Gravesend run by Fastrack on the way out and Arriva Kent
on the return and at the end of every pair of seats
a plug socket was set into the side of the bus.
Switched sockets on Fastrack and plain sockets on
Arriva each with a small sticker - caution 240v supply.
Nobody appeared to be taking advantage of this facility
boiling kettles, making toast etc. Is this just for
charging phones ? The journey time on Arriva is about
31 mins.

Should I just get out more ?


michael adams


Many commercial operators outside London are buying new buses fitting with power sockets and also usb charging points. Some buses are also being refurbished with some or all of these facilities plus posher seats, "coffee shop" style flooring and bus stop / real time info. I was out and about on buses outside London at the weekend. The Brighton and Hove bus I used had stop information displayed inside the bus - similar to TfL's I-Bus. A Metrobus vehicle I used at Crawley had usb charging points and wifo. Another Metrobus vehicle also offered wifi. Both of these buses were older spec so weren't all "bells and whistles".

New buses for Arriva, Stagecoach, Go Ahead and Transdev Blazefield in different parts of the country have all incorporated these "whizzy" features over the last couple of years. Look for "Sapphire" or "Max" Arriva buses or Stagecoach Gold, route 36 and Coastliner for Blazefield and various different branded routes with Go Ahead subsidiaries like Metrobus, Brighton and Hove, Go North East and Oxford Bus Company.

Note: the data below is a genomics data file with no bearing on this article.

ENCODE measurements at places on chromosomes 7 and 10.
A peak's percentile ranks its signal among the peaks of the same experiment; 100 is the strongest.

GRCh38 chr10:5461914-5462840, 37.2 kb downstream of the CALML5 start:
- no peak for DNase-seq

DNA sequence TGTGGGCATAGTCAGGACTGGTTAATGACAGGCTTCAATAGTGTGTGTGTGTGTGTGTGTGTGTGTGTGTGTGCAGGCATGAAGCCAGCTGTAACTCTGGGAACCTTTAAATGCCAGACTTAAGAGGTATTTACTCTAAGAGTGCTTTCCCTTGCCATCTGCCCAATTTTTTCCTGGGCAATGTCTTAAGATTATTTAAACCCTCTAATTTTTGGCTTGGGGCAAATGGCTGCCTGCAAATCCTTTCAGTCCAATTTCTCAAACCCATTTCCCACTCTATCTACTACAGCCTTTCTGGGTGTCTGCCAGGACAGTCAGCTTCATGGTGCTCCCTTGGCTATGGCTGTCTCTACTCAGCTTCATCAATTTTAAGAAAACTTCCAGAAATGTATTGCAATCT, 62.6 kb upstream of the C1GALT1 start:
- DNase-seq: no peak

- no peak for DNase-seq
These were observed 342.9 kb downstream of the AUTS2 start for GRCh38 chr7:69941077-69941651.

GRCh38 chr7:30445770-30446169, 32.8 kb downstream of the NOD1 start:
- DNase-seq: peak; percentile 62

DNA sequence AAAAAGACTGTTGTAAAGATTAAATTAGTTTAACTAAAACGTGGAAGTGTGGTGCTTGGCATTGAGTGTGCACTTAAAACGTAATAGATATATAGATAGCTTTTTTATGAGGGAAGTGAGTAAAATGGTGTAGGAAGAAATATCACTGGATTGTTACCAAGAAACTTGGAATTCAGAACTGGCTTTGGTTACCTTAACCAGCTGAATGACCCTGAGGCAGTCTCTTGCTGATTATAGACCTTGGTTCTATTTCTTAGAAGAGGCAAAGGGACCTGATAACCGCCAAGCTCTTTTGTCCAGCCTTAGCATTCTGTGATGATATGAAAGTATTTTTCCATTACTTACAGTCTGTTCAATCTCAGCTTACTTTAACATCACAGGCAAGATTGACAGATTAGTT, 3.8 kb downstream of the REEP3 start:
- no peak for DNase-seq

The reason for all this largesse is to try to attract younger travellers addicted to their technology plus some motorists who would perhaps prefer to use travel time for work purposes rather than drive. London is a very, very long way behind on these sorts of things although the electric buses on the 507/521 so have at seat usb points. Only small issue is that these buses are configured to carry large numbers of standees so there are few seats and most journeys are short length so you'd do well to get 5 mins of charging! TfL have said they may experiment with different "features" on some routes but there is no great "commercially driven" push to get bums on seats despite falling bus usage in London.